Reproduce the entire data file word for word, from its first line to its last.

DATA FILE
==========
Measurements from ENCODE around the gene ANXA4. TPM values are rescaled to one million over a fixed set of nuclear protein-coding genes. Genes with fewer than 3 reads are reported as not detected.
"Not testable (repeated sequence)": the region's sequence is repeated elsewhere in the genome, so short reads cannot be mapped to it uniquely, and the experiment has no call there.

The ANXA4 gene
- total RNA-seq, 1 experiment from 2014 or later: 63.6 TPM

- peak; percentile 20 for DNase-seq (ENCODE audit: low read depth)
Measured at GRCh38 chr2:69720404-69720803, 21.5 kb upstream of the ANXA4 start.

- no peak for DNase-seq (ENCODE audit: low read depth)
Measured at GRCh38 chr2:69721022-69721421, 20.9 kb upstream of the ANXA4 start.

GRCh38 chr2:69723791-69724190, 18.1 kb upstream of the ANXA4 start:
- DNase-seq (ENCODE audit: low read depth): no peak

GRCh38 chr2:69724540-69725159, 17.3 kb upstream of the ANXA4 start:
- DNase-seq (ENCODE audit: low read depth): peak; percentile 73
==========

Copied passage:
Measurements from ENCODE around the gene ANXA4. TPM values are rescaled to one million over a fixed set of nuclear protein-coding genes. Genes with fewer than 3 reads are reported as not detected.
"Not testable (repeated sequence)": the region's sequence is repeated elsewhere in the genome, so short reads cannot be mapped to it uniquely, and the experiment has no call there.

The ANXA4 gene
- total RNA-seq, 1 experiment from 2014 or later: 63.6 TPM

- peak; percentile 20 for DNase-seq (ENCODE audit: low read depth)
Measured at GRCh38 chr2:69720404-69720803, 21.5 kb upstream of the ANXA4 start.

- no peak for DNase-seq (ENCODE audit: low read depth)
Measured at GRCh38 chr2:69721022-69721421, 20.9 kb upstream of the ANXA4 start.

GRCh38 chr2:69723791-69724190, 18.1 kb upstream of the ANXA4 start:
- DNase-seq (ENCODE audit: low read depth): no peak

GRCh38 chr2:69724540-69725159, 17.3 kb upstream of the ANXA4 start:
- DNase-seq (ENCODE audit: low read depth): peak; percentile 73